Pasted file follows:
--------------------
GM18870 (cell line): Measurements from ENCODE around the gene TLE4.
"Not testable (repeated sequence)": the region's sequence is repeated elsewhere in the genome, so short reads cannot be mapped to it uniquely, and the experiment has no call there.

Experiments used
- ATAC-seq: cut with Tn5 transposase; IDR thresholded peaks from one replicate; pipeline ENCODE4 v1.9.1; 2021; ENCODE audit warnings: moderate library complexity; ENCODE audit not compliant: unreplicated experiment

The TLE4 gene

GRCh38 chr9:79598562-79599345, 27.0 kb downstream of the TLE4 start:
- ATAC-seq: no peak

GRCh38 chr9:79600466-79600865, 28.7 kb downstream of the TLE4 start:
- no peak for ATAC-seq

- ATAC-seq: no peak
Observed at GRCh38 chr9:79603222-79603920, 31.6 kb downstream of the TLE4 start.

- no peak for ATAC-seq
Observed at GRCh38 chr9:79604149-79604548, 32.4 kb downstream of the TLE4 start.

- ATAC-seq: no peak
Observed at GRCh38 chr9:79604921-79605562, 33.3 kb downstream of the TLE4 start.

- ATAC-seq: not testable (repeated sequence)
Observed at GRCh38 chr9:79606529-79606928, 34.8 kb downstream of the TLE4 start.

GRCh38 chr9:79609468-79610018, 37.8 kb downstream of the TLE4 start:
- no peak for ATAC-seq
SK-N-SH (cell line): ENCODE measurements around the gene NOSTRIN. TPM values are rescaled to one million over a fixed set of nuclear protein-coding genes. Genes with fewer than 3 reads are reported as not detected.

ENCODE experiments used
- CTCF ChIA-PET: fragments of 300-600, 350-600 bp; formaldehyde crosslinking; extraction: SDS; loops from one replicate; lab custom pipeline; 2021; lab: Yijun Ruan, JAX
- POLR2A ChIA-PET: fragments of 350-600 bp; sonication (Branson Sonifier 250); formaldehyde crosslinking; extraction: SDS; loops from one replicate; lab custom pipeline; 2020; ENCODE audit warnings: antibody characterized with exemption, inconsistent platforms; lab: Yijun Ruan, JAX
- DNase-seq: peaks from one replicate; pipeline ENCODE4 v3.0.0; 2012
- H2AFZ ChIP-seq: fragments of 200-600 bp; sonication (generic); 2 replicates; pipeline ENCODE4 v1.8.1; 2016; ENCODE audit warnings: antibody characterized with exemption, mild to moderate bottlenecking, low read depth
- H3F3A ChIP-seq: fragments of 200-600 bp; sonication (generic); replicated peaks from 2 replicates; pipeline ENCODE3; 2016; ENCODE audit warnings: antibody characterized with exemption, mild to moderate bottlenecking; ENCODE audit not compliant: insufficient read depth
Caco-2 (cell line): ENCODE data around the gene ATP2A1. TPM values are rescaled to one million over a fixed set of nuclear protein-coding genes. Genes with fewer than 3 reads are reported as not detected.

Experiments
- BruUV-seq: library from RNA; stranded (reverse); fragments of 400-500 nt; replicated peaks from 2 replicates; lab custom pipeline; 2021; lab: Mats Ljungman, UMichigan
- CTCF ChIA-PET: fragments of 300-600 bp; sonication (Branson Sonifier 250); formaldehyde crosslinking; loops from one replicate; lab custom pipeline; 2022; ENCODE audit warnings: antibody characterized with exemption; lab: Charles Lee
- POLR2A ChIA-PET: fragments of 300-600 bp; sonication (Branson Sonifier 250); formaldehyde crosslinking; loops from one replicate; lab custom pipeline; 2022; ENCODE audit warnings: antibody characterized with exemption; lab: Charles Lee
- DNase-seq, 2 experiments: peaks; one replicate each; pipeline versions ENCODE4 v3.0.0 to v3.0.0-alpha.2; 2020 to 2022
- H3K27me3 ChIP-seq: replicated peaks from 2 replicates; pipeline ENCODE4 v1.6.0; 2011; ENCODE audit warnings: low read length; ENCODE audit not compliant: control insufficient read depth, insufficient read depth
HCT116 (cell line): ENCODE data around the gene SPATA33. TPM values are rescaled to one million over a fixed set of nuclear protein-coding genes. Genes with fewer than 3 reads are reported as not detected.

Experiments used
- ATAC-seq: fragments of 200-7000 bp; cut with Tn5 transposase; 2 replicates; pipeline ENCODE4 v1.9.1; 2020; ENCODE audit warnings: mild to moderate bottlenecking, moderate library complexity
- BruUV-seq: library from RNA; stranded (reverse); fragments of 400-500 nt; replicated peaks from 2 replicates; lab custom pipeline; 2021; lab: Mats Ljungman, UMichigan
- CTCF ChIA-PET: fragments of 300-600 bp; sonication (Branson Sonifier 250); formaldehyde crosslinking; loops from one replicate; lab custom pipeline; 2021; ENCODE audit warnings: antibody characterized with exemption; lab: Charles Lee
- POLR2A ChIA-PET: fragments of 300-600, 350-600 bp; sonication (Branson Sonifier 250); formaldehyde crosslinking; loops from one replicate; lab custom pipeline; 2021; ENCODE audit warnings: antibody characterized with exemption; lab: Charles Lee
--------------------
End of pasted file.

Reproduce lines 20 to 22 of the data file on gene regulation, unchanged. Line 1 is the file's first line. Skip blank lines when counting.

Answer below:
SK-N-SH (cell line): ENCODE measurements around the gene NOSTRIN. TPM values are rescaled to one million over a fixed set of nuclear protein-coding genes. Genes with fewer than 3 reads are reported as not detected.

ENCODE experiments used
- CTCF ChIA-PET: fragments of 300-600, 350-600 bp; formaldehyde crosslinking; extraction: SDS; loops from one replicate; lab custom pipeline; 2021; lab: Yijun Ruan, JAX